Publications & Reports

Working memory load affects early affective responses to concrete and abstract words differently: Evidence from ERPs.

Conrad Perry, Aaron T Willison, Megan K Walker, Madeleine C Nankivell, Lee M Lawrence, Alexander Thomas
Faculty of Health, Arts and Design, Department of Psychological Science, Swinburne University of Technology, John Street, Hawthorn, Victoria, 3122, Australia. [email protected]


Early posterior negativity (EPN) is an early-occurring, event-related, potential that is elicited by pictures and words that have highly arousing characteristics. Whilst EPN has been found with words presented in isolation several times, different types of words have shown quite different effects across different types of tasks. One possible reason for this is that memory and attentional demands may affect the way semantic features of words are processed, and this may modulate EPN. This was investigated in a silent reading task using abstract and concrete words of negative and neutral valence and a dual phonological working memory task to manipulate memory load. The results showed that abstract but not concrete words elicited EPN, and this may have affected downstream processing. Further analyses examining alpha desynchronization showed that negative concrete words appeared to be significantly affected by the memory load manipulation, unlike negative abstract words. These results provide evidence that the processing of features in negative concrete words is more affected by working memory and attentional demands than the processing of features in negative abstract words, and this may be responsible for the failure of negative concrete words to elicit EPN in this study. Thus, the extent to which words elicit EPN appears to be dependent on both their semantic representations and competing cognitive processes. These results provide a potential explanation for some of the differences that have been reported in previous experiments as well as insight into how memory and attention can affect the processing of the semantic features of words.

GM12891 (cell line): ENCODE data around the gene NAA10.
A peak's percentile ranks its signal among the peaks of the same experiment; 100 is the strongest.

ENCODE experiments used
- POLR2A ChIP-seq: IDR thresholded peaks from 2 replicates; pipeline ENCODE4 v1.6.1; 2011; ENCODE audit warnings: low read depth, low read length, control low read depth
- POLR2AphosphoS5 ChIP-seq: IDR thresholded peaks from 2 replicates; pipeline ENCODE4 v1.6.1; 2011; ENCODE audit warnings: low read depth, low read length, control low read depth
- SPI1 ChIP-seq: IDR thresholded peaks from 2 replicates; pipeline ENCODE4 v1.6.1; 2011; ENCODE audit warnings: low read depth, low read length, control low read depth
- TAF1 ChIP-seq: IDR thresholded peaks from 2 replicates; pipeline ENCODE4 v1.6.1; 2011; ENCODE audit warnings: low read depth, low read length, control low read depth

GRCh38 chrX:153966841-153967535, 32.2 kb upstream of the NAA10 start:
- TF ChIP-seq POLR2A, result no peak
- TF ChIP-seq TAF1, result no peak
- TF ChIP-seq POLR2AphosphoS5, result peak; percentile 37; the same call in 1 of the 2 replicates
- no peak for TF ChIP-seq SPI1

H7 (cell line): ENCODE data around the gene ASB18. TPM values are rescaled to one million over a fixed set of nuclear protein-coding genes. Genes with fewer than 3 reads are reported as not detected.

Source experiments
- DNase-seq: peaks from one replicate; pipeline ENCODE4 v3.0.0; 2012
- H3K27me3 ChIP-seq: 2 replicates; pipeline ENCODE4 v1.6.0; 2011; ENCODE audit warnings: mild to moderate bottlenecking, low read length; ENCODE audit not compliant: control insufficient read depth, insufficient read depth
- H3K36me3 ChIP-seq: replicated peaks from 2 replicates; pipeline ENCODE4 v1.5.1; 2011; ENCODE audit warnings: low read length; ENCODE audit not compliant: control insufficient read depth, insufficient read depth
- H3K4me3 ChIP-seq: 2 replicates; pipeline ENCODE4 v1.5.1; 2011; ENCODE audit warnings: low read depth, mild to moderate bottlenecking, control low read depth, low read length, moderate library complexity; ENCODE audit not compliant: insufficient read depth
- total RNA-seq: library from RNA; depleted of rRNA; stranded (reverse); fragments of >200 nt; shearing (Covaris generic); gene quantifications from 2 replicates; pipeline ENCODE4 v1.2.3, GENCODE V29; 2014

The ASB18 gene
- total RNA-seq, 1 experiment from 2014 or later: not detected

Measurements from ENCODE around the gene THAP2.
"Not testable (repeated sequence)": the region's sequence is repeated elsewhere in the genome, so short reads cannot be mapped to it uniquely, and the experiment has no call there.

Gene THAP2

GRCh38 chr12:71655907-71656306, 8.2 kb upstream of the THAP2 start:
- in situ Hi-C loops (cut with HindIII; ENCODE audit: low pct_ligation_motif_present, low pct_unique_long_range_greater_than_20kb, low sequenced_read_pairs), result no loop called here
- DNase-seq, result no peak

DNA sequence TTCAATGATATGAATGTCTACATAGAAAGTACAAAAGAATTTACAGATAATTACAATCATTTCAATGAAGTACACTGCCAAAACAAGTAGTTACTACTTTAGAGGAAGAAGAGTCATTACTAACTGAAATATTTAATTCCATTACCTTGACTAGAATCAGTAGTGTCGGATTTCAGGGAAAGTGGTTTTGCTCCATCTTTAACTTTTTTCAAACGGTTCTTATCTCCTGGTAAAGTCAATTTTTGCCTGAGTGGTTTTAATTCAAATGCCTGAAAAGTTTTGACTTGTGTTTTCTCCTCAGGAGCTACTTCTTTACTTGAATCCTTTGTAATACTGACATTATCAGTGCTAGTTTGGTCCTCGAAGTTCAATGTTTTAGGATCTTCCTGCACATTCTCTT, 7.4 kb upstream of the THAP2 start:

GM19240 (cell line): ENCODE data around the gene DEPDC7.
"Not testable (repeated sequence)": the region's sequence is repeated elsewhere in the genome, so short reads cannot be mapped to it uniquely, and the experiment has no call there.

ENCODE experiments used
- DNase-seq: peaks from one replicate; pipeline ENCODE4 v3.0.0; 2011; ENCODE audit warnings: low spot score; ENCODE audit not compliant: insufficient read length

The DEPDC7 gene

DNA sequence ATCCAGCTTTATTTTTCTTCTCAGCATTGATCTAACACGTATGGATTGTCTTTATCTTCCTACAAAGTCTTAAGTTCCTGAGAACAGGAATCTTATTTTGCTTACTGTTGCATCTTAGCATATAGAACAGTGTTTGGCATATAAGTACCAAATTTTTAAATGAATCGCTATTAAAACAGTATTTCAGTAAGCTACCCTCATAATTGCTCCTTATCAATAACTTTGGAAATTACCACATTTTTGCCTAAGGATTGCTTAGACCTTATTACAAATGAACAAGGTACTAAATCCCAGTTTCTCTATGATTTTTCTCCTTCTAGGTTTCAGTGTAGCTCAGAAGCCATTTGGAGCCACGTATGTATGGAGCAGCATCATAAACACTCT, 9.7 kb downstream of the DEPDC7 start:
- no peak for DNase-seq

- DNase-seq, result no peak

• Journal: Cognitive, Affective & Behavioral Neuroscience
  • Published: 01/04/2019
  • Volume: 19
  • Issue: 2
  • Pagination: 377-391